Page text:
Last week was reading week at HKU- a very well earned week off from lectures. My friend and I decided to utilise the time and jet off to foreign climes. We found ourselves in Kuching, the biggest city in Sarawak, in the Malaysian part of Borneo.
Kuching itself was a huge, low, sprawling urban maze of highways and suburbs, stretching across the flat land as far as the eye could see. Whichever direction we drove out, we were surrounded by civilisation for a good 20 minutes before it suddenly petered out into rainforest and shacks. However, the city centre, with its leafy avenues, colourful markets and waterside promenade felt like a tiny town, where the locals were ridiculously friendly (they even struck up a very well-rehearsed version of ‘Beautiful Girls’ by Sean Kingston on one memorable occasion!) and everything was within walking distance.
We were based at Nomads hostel, where we met some amazing people, not least Chris, the owner, who was an incredible host and who, when it turned out there wasn’t a bus to the places we wanted to go, took us out on day trips in his own car without batting an eyelid. His spirit and generosity was incredible.
From Kuching we traveled out to three of the national parks: Kubah (where we hiked to an enormous waterfall and took bracing cold water showers underneath it!), Gunung Gading (where we saw a Rafflesia blooming- the biggest flower in the world), and Bako, where we stayed for a night in a log cabin in the forest. At Bako, we saw Proboscis Monkeys- an endangered species indigenous to Borneo- who were amazing to watch, loping across the Mangroves at low tide, scouting out the tender leaves. They are famous for their unfortunate protruding nose…not going to lie, they were really ugly- even the babies!! On a night hike, we were incredibly lucky to see a huge amount of wildlife- snakes, tree frogs, spiders, centipedes, plus a glimpse of a mouse-deer and a wild cat. During the day we hiked through the rainforest, exploring the peninsula north of Kuching. We ended the two days utterly exhausted from scrambling up paths mercilessly criss-crossed by tree roots, but elated at having seen and done so much.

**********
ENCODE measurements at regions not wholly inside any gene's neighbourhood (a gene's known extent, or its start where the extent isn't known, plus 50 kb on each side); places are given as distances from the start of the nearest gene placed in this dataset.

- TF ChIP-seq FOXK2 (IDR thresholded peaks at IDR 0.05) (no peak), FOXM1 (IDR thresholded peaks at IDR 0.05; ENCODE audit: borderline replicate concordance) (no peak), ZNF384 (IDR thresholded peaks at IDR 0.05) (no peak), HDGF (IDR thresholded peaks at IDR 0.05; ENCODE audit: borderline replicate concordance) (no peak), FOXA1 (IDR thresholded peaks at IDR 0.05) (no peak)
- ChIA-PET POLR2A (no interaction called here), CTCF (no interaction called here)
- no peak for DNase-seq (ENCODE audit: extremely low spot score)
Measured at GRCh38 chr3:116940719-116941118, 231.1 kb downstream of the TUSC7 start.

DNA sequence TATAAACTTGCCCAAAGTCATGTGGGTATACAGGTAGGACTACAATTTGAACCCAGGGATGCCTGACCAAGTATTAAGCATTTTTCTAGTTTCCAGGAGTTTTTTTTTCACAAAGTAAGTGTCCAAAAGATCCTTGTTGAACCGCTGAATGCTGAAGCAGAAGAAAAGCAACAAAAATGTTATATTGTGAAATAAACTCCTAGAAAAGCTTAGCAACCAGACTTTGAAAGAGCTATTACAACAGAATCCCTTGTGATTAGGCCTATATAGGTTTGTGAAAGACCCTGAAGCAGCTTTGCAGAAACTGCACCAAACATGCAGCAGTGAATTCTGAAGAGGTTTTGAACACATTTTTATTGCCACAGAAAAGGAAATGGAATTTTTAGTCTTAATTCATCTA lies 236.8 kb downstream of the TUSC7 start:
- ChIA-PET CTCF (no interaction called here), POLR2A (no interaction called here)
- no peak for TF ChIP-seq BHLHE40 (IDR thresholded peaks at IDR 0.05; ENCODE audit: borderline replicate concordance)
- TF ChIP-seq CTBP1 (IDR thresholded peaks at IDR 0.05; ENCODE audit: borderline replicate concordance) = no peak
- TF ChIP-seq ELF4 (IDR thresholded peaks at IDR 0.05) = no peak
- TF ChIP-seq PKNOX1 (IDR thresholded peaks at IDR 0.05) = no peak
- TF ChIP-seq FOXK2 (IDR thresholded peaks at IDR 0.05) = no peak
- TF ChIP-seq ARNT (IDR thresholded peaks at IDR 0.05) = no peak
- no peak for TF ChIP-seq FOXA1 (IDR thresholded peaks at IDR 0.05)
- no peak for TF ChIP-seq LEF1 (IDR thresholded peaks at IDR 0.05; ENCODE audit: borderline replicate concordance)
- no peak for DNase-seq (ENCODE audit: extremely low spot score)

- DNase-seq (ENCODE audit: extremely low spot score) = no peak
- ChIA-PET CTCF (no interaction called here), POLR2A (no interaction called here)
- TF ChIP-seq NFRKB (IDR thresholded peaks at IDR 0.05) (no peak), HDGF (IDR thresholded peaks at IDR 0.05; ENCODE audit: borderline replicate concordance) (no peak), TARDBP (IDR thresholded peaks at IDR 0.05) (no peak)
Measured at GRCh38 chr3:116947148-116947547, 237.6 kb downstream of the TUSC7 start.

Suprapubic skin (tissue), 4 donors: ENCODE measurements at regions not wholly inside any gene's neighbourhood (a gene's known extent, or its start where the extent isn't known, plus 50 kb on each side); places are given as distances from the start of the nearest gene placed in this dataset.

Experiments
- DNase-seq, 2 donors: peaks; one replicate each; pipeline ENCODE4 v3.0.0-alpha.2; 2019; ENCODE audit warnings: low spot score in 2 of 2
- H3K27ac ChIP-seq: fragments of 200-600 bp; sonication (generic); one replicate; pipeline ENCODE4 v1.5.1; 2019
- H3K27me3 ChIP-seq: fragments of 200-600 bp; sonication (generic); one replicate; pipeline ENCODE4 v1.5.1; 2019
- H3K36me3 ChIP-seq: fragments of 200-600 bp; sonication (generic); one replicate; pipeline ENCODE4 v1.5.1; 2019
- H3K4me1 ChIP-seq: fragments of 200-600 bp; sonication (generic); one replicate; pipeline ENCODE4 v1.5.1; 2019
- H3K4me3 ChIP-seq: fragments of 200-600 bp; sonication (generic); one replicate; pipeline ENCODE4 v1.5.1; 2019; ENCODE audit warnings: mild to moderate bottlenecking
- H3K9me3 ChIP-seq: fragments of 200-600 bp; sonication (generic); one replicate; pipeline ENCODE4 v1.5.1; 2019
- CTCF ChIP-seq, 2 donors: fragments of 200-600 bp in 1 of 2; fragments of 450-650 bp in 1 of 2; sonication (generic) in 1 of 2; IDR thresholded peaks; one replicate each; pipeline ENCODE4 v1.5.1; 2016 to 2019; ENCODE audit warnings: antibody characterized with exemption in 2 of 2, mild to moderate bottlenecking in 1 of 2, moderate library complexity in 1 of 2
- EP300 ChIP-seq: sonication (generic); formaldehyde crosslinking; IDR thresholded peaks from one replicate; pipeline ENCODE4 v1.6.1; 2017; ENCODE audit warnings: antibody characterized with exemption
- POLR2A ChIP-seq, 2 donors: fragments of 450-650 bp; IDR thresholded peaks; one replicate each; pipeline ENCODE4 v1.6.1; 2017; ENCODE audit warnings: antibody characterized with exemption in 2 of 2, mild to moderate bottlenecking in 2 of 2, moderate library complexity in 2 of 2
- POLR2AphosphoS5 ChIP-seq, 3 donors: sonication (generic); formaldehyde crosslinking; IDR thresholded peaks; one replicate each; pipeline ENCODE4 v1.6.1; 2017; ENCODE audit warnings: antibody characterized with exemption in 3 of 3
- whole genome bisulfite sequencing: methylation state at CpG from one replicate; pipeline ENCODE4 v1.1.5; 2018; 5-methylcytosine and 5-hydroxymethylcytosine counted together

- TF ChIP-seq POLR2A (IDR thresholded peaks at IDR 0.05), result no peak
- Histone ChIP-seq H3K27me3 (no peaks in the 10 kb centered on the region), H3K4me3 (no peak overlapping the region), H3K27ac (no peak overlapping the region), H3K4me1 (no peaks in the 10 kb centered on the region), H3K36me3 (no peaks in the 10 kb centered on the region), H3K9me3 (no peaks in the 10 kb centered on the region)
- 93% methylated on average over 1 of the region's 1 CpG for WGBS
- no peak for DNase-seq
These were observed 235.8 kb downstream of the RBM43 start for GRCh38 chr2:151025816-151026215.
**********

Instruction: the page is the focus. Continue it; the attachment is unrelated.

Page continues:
We also took trips out with Chris and others on a couple of occasions- to the beach and the Fairy Cave, which were both amazing, and also to a longhouse and set of hot springs. The longhouse was a fantastic experience. Chris is part of the Iban tribe- the largest indigenous group of people in Borneo- and although the longhouse we visited was inhabited by members of the Bidayuh tribe, he was able to give us insights into what life is really like, inside the longhouse. Unlike what I had imagined (something along the lines of a huge barn, where everyone slept in one long room), the longhouse was more like a terrace, with plots divided up, so that each family had their own space and their own front door. The inhabitants were mainly farmers, and we saw piles of rice and rubber drying on the porches in the midday sun. It was definitely a simple life, but one seeped in tradition yet open to change. Despite the fact that we were literally walking into these people’s homes, I didn’t feel as though I was invading (as I have done in Hong Kong)- I felt utterly privileged that they were opening their doors to us, and that they were willing to show us their secret lives, a million miles away from Hong Kong high-rises. The Iban were renowned as a headhunting tribe, and apparently the same was true of the Bidayuh too, as we came face to face with human skulls in the guard tower- the so-called Head House. The skulls were in a cage to prevent the spirits escaping, but Chris pointed out one which had been placed separately from the others, on a beam in the roof. He said the reason for this was that this skull didn’t fit with the others- the spirits clashed and fought, so they had to be separated.
After the longhouse, we spent a glorious few hours until the sun set lying in hot springs and making home-made mud packs. Having never been to natural hot springs before, I hoped it would live up to expectations- and it excelled them. Lying in beautiful green warm water, watching steam rise off the surface into the jungle- I could have stayed there forever with my eyes closed, listening to the cicadas at sunset.
Borneo was indescribably beautiful- not just the physical flora and fauna, amazing as they were- but the whole spirit of the place, the tradition and the heritage. I’m making plans to go back already; there was so much we didn’t have time to see. I want to drink it all in, absorb as much as I can, see it all. I can’t quite put my finger on what made it so magic, but there was something that really called to me, and I want to go back to see what the message is.